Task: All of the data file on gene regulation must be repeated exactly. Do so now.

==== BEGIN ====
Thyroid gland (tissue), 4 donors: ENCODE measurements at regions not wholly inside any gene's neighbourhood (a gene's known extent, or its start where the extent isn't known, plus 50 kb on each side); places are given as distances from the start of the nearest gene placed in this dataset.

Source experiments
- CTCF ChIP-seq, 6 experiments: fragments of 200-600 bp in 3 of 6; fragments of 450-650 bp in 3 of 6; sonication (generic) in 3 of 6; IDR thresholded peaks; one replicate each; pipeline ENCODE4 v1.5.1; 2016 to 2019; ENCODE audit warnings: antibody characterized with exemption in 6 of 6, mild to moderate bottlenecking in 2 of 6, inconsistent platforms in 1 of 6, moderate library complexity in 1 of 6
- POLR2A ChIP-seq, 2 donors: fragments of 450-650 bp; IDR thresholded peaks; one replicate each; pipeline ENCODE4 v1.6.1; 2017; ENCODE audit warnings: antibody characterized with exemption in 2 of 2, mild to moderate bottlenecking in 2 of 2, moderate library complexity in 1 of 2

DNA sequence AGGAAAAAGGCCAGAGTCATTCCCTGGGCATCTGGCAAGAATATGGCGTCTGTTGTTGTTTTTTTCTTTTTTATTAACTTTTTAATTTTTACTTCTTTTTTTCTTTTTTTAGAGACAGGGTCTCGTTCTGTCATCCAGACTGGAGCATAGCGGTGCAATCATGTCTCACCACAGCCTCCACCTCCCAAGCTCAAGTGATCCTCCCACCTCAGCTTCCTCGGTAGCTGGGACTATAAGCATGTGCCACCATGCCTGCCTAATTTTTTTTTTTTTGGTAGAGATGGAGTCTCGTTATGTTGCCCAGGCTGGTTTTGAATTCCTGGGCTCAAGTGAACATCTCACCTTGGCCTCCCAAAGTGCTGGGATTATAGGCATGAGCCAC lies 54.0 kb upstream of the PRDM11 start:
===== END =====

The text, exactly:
Thyroid gland (tissue), 4 donors: ENCODE measurements at regions not wholly inside any gene's neighbourhood (a gene's known extent, or its start where the extent isn't known, plus 50 kb on each side); places are given as distances from the start of the nearest gene placed in this dataset.

Source experiments
- CTCF ChIP-seq, 6 experiments: fragments of 200-600 bp in 3 of 6; fragments of 450-650 bp in 3 of 6; sonication (generic) in 3 of 6; IDR thresholded peaks; one replicate each; pipeline ENCODE4 v1.5.1; 2016 to 2019; ENCODE audit warnings: antibody characterized with exemption in 6 of 6, mild to moderate bottlenecking in 2 of 6, inconsistent platforms in 1 of 6, moderate library complexity in 1 of 6
- POLR2A ChIP-seq, 2 donors: fragments of 450-650 bp; IDR thresholded peaks; one replicate each; pipeline ENCODE4 v1.6.1; 2017; ENCODE audit warnings: antibody characterized with exemption in 2 of 2, mild to moderate bottlenecking in 2 of 2, moderate library complexity in 1 of 2

DNA sequence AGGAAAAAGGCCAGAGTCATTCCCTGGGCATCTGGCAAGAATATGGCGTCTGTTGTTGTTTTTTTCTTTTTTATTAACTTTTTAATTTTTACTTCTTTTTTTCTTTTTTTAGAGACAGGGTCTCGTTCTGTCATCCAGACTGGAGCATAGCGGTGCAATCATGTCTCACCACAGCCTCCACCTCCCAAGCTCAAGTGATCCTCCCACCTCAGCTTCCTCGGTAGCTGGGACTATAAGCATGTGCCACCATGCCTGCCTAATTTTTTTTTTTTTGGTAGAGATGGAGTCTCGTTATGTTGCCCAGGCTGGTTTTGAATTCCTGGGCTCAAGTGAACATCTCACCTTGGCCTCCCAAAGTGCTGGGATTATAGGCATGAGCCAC lies 54.0 kb upstream of the PRDM11 start: